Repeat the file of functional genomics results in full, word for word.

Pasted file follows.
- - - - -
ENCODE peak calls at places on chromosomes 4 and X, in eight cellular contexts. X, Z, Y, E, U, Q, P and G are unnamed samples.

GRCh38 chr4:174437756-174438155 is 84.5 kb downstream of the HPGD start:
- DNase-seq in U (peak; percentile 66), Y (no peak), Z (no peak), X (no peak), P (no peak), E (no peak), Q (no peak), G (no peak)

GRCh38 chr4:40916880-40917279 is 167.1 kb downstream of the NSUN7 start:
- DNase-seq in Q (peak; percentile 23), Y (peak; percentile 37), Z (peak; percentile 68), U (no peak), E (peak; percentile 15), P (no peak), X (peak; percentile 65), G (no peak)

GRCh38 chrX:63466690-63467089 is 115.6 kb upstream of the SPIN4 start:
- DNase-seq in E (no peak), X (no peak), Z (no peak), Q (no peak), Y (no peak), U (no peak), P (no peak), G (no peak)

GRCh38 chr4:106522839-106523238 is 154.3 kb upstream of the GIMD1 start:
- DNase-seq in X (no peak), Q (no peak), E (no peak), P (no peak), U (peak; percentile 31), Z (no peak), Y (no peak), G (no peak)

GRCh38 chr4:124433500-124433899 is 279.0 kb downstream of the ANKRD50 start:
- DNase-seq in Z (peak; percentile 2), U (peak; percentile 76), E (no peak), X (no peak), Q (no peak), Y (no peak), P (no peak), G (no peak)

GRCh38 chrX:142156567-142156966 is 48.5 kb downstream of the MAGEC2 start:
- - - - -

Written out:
ENCODE peak calls at places on chromosomes 4 and X, in eight cellular contexts. X, Z, Y, E, U, Q, P and G are unnamed samples.

GRCh38 chr4:174437756-174438155 is 84.5 kb downstream of the HPGD start:
- DNase-seq in U (peak; percentile 66), Y (no peak), Z (no peak), X (no peak), P (no peak), E (no peak), Q (no peak), G (no peak)

GRCh38 chr4:40916880-40917279 is 167.1 kb downstream of the NSUN7 start:
- DNase-seq in Q (peak; percentile 23), Y (peak; percentile 37), Z (peak; percentile 68), U (no peak), E (peak; percentile 15), P (no peak), X (peak; percentile 65), G (no peak)

GRCh38 chrX:63466690-63467089 is 115.6 kb upstream of the SPIN4 start:
- DNase-seq in E (no peak), X (no peak), Z (no peak), Q (no peak), Y (no peak), U (no peak), P (no peak), G (no peak)

GRCh38 chr4:106522839-106523238 is 154.3 kb upstream of the GIMD1 start:
- DNase-seq in X (no peak), Q (no peak), E (no peak), P (no peak), U (peak; percentile 31), Z (no peak), Y (no peak), G (no peak)

GRCh38 chr4:124433500-124433899 is 279.0 kb downstream of the ANKRD50 start:
- DNase-seq in Z (peak; percentile 2), U (peak; percentile 76), E (no peak), X (no peak), Q (no peak), Y (no peak), P (no peak), G (no peak)

GRCh38 chrX:142156567-142156966 is 48.5 kb downstream of the MAGEC2 start: